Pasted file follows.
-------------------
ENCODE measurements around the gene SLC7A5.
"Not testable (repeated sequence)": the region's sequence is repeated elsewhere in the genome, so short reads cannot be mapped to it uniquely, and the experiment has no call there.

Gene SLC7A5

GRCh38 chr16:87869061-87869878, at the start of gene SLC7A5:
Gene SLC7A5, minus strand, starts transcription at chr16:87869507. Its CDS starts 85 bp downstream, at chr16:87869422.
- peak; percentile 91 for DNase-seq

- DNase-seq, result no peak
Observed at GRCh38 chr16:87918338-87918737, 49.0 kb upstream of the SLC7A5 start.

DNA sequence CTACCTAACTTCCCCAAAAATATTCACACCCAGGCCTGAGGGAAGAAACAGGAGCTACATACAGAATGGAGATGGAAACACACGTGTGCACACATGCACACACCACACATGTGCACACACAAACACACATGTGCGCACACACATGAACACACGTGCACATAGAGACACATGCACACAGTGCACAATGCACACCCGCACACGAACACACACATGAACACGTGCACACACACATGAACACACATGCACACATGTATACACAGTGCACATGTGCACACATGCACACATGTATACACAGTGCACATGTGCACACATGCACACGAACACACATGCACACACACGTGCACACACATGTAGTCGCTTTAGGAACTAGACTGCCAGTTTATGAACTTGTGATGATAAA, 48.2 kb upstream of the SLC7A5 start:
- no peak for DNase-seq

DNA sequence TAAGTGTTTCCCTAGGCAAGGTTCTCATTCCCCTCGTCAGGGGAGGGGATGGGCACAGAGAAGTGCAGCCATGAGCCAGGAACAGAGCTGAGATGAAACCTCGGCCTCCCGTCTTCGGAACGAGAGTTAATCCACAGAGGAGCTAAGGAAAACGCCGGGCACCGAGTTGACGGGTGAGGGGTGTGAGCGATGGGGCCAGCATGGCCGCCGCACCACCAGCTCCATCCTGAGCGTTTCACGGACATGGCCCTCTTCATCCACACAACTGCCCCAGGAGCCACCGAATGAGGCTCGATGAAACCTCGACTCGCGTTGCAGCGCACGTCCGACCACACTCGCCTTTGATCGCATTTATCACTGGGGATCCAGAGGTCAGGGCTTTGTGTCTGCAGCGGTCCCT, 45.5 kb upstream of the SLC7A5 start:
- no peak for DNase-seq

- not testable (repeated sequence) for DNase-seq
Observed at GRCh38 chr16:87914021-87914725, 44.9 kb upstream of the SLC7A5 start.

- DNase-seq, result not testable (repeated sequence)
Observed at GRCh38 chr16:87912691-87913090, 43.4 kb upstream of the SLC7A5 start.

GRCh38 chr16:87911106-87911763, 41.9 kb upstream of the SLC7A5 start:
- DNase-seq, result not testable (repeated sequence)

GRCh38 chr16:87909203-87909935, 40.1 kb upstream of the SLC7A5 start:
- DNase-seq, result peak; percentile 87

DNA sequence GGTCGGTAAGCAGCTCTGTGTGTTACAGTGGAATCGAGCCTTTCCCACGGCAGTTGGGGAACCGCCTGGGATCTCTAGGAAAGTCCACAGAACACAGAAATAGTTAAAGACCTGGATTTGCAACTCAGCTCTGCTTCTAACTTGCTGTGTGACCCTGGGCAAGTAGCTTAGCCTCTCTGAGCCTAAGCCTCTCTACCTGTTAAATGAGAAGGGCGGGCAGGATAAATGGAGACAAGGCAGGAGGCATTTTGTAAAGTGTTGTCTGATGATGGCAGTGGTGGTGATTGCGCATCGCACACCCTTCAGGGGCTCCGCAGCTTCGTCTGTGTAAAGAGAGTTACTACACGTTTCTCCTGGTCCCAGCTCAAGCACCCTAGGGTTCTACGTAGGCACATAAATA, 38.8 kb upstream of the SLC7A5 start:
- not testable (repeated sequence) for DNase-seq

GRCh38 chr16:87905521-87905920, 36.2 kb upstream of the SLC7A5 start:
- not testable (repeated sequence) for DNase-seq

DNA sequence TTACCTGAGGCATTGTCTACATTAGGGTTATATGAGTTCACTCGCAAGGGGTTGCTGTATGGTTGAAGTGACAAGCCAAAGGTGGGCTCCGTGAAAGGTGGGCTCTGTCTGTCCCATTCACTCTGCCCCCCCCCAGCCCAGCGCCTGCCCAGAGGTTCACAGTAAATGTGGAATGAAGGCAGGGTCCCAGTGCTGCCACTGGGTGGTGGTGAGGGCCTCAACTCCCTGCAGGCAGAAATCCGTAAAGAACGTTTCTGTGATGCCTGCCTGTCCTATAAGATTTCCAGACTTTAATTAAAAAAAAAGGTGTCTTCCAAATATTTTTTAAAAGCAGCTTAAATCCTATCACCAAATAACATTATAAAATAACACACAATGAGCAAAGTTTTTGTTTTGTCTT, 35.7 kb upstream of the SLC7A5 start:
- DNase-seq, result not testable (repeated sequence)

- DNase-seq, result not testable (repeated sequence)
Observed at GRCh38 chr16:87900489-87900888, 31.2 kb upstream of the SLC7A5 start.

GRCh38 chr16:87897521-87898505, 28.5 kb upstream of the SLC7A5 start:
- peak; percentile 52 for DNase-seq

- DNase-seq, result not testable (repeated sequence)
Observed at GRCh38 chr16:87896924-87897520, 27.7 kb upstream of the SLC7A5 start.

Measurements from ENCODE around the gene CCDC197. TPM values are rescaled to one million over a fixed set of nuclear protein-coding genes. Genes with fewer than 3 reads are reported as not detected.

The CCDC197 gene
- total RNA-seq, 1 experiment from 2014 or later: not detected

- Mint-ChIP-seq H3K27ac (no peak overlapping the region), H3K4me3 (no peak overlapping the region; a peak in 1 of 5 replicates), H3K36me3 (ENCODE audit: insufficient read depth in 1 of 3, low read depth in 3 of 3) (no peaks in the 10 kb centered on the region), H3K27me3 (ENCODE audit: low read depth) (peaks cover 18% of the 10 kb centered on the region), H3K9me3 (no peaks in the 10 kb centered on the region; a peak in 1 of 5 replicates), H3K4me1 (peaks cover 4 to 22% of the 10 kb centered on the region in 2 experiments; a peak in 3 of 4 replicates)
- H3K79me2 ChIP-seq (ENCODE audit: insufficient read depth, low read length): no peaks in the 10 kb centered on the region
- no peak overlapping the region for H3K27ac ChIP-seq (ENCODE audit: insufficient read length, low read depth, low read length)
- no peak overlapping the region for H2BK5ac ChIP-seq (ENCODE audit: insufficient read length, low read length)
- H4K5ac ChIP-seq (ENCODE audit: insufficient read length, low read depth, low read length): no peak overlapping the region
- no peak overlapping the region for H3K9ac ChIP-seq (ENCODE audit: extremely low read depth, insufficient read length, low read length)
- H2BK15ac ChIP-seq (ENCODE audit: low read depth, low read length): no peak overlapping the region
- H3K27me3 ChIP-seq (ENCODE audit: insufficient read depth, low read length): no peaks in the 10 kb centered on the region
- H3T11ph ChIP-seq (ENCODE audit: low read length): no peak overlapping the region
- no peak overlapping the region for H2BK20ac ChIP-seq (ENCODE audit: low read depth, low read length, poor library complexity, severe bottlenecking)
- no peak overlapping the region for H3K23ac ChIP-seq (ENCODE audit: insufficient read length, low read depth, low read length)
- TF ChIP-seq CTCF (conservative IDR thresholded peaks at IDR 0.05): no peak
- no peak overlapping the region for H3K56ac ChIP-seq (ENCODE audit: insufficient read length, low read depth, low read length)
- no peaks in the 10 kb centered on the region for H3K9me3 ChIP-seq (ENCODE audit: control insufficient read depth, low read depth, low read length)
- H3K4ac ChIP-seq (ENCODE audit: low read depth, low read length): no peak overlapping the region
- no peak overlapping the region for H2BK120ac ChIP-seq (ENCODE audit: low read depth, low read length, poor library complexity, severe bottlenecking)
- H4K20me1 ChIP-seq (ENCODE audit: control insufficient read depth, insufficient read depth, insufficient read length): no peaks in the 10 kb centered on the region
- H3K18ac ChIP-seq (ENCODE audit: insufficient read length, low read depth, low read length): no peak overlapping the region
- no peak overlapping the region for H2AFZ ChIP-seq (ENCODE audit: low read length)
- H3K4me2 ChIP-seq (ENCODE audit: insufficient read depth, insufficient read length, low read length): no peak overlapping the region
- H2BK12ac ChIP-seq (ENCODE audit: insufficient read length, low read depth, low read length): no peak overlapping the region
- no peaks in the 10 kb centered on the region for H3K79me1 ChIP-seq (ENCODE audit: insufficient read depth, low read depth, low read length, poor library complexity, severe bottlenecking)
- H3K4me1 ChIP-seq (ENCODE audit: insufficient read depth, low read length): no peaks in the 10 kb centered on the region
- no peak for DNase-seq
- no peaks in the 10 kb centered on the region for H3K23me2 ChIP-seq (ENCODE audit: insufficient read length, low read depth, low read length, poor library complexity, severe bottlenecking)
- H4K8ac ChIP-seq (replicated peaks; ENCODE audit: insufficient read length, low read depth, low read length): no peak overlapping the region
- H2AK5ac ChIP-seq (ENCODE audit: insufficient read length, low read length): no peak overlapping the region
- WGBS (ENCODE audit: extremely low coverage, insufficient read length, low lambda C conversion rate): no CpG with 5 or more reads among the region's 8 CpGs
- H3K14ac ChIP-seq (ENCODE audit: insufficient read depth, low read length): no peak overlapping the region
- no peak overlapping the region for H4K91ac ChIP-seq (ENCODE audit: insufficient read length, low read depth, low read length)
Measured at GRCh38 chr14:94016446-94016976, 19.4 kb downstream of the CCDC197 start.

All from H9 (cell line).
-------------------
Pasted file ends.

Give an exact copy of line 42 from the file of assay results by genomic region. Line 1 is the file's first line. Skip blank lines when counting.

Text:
- H2BK15ac ChIP-seq (ENCODE audit: low read depth, low read length): no peak overlapping the region